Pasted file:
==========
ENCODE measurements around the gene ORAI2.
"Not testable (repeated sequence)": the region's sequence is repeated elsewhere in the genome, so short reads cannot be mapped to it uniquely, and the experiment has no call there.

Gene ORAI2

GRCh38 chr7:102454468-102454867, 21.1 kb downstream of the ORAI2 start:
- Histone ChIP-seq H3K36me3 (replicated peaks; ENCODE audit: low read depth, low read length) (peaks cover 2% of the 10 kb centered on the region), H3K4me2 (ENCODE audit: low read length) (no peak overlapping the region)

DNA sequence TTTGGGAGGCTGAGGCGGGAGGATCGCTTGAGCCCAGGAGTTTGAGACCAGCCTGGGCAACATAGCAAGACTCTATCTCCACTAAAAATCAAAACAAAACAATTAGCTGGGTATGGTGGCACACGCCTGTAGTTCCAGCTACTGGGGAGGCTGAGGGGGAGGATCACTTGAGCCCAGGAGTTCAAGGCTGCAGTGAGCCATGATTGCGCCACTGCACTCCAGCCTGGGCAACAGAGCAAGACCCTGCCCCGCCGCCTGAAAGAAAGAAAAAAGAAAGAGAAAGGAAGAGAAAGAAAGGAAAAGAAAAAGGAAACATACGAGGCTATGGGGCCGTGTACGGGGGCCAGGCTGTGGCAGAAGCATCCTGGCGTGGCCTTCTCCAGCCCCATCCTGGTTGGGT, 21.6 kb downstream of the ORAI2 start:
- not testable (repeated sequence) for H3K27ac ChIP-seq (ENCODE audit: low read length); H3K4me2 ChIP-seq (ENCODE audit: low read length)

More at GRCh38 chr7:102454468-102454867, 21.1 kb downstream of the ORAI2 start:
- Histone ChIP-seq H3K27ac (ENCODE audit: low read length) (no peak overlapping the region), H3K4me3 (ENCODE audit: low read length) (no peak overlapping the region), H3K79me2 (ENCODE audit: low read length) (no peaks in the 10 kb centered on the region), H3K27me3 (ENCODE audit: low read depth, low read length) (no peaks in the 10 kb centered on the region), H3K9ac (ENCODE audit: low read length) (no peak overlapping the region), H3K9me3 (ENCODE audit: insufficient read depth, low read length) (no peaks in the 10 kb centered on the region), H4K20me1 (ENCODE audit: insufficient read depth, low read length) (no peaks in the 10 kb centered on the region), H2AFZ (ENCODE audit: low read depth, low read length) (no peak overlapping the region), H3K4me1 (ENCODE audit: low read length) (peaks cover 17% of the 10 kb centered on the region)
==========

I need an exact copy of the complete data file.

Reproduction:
ENCODE measurements around the gene ORAI2.
"Not testable (repeated sequence)": the region's sequence is repeated elsewhere in the genome, so short reads cannot be mapped to it uniquely, and the experiment has no call there.

Gene ORAI2

GRCh38 chr7:102454468-102454867, 21.1 kb downstream of the ORAI2 start:
- Histone ChIP-seq H3K36me3 (replicated peaks; ENCODE audit: low read depth, low read length) (peaks cover 2% of the 10 kb centered on the region), H3K4me2 (ENCODE audit: low read length) (no peak overlapping the region)

DNA sequence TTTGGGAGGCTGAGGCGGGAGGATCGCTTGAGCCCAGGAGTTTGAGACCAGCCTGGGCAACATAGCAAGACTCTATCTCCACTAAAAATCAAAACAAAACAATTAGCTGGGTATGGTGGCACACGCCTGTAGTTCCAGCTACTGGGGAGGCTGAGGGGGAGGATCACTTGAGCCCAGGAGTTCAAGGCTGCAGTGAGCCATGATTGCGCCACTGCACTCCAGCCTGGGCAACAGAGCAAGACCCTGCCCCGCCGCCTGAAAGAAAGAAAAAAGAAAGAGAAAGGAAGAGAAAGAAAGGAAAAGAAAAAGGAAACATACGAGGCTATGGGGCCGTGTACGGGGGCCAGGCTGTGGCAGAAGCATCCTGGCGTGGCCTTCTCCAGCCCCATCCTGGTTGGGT, 21.6 kb downstream of the ORAI2 start:
- not testable (repeated sequence) for H3K27ac ChIP-seq (ENCODE audit: low read length); H3K4me2 ChIP-seq (ENCODE audit: low read length)

More at GRCh38 chr7:102454468-102454867, 21.1 kb downstream of the ORAI2 start:
- Histone ChIP-seq H3K27ac (ENCODE audit: low read length) (no peak overlapping the region), H3K4me3 (ENCODE audit: low read length) (no peak overlapping the region), H3K79me2 (ENCODE audit: low read length) (no peaks in the 10 kb centered on the region), H3K27me3 (ENCODE audit: low read depth, low read length) (no peaks in the 10 kb centered on the region), H3K9ac (ENCODE audit: low read length) (no peak overlapping the region), H3K9me3 (ENCODE audit: insufficient read depth, low read length) (no peaks in the 10 kb centered on the region), H4K20me1 (ENCODE audit: insufficient read depth, low read length) (no peaks in the 10 kb centered on the region), H2AFZ (ENCODE audit: low read depth, low read length) (no peak overlapping the region), H3K4me1 (ENCODE audit: low read length) (peaks cover 17% of the 10 kb centered on the region)